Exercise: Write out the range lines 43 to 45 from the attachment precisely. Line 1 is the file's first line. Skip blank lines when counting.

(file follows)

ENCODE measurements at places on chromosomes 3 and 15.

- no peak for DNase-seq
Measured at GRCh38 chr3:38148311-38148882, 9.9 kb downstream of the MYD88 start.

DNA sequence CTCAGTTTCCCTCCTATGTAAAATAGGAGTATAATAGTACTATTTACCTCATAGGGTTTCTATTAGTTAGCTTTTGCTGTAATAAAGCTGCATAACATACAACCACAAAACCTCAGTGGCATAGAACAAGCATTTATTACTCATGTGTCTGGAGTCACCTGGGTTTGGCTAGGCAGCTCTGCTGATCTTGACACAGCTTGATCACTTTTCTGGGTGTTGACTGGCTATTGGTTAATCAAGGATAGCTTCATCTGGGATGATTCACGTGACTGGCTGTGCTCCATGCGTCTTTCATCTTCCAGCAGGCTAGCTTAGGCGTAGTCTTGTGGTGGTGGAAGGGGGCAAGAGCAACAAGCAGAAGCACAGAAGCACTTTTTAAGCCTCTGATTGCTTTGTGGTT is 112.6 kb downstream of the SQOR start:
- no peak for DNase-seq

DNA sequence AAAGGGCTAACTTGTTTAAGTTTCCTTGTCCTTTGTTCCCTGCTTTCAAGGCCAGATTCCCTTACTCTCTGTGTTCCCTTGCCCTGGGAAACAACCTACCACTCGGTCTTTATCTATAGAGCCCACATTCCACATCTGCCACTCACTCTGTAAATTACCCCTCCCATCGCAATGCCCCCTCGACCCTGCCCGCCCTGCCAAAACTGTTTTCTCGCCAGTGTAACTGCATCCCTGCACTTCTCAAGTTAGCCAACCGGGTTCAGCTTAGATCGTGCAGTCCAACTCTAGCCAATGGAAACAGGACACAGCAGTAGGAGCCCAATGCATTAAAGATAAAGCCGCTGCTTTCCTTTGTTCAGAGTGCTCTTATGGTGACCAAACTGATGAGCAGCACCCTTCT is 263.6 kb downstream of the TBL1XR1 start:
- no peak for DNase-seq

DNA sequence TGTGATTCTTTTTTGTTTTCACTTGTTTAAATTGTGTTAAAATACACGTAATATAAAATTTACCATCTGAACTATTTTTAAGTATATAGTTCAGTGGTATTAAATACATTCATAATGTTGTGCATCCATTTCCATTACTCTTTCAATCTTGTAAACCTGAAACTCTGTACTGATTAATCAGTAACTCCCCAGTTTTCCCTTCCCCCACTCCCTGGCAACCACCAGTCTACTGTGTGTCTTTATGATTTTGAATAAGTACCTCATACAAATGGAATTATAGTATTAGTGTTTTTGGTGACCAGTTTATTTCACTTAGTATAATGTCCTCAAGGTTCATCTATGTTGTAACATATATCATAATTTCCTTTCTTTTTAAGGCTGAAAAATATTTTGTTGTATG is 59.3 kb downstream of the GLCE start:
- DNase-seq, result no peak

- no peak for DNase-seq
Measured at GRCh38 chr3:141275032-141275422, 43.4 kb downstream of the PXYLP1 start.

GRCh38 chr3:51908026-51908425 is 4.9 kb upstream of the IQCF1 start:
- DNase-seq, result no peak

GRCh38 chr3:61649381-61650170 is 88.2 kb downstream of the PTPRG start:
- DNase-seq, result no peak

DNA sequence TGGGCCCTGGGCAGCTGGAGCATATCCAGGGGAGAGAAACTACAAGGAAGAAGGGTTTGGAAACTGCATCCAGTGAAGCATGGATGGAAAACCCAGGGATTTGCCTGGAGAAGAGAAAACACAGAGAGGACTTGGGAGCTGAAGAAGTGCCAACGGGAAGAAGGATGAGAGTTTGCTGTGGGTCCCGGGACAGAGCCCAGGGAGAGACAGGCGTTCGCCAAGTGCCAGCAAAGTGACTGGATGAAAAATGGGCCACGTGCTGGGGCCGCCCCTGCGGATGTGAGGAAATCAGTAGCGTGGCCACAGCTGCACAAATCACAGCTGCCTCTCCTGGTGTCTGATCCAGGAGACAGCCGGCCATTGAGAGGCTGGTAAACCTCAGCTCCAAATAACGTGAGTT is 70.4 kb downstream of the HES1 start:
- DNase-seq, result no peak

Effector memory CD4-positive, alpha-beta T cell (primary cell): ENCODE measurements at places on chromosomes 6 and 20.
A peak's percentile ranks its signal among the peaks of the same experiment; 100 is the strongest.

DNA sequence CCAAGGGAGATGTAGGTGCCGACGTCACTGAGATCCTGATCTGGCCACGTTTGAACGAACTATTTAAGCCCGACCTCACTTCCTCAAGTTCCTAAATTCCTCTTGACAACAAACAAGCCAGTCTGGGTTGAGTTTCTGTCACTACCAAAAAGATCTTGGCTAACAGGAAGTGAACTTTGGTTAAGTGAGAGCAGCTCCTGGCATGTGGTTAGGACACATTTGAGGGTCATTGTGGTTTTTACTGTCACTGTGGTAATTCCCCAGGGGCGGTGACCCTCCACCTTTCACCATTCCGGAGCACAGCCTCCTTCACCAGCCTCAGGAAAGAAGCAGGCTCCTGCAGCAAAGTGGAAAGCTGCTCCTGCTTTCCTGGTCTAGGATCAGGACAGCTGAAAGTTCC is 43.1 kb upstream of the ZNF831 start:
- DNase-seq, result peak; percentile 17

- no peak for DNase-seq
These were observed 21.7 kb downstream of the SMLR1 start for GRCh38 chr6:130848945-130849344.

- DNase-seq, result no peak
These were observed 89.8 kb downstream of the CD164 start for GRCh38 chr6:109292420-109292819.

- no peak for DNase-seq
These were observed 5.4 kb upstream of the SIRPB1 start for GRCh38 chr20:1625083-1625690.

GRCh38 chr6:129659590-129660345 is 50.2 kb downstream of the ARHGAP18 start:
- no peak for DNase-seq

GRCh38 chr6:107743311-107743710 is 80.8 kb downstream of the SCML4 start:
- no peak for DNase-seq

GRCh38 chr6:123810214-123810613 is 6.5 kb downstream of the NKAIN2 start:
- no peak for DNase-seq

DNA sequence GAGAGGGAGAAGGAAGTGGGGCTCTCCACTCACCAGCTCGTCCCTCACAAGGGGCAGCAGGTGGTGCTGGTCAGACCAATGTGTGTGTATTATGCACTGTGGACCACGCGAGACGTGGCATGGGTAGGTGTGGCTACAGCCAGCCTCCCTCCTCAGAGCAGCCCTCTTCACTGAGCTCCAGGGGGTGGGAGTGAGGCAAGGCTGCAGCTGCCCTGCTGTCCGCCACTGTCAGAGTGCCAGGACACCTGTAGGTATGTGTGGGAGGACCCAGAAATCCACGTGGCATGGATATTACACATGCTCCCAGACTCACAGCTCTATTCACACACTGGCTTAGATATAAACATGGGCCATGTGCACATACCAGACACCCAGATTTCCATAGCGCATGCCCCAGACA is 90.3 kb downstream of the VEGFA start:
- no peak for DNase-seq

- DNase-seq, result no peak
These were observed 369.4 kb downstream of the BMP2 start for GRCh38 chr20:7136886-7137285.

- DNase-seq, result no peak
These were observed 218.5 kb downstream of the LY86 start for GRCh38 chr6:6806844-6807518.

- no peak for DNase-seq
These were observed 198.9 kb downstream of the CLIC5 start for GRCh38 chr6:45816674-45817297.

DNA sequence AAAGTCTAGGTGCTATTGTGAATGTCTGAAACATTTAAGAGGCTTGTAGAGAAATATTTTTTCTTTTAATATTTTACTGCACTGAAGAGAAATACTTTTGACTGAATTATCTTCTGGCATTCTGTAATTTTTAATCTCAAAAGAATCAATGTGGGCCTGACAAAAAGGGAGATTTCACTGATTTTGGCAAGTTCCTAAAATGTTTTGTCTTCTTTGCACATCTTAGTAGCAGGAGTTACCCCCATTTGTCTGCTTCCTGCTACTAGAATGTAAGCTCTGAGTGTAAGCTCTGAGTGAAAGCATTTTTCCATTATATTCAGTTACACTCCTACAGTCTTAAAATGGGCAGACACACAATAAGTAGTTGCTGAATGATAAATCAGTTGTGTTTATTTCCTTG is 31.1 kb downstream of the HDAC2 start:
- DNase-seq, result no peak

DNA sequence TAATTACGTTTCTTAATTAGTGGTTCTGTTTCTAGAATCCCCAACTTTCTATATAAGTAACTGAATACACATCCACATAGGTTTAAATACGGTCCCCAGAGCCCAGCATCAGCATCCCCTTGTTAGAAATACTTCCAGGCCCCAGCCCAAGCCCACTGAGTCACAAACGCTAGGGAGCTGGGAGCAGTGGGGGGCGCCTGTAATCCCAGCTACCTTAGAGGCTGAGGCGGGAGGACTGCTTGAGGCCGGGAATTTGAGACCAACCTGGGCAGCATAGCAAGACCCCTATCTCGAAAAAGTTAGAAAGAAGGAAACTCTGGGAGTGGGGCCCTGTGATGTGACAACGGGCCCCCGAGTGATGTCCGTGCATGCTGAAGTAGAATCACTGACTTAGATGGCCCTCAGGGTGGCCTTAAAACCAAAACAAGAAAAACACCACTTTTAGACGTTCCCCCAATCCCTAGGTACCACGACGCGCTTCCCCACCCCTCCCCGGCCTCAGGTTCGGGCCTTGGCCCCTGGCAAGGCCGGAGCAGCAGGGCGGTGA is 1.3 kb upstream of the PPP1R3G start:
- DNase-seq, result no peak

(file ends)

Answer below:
- DNase-seq, result no peak

DNA sequence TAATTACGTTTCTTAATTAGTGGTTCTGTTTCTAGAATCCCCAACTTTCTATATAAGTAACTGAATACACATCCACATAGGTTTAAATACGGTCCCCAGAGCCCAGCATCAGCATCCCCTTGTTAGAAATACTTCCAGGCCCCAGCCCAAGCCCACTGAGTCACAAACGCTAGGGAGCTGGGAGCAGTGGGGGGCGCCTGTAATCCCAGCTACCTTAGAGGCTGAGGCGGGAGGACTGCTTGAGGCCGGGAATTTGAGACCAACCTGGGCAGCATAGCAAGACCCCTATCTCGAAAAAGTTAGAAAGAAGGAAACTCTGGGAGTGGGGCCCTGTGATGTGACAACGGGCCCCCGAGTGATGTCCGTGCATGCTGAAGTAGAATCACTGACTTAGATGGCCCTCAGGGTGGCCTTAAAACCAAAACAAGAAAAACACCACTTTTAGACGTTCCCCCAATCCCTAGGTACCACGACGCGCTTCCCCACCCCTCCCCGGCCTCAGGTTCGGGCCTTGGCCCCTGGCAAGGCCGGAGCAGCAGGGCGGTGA is 1.3 kb upstream of the PPP1R3G start:
- DNase-seq, result no peak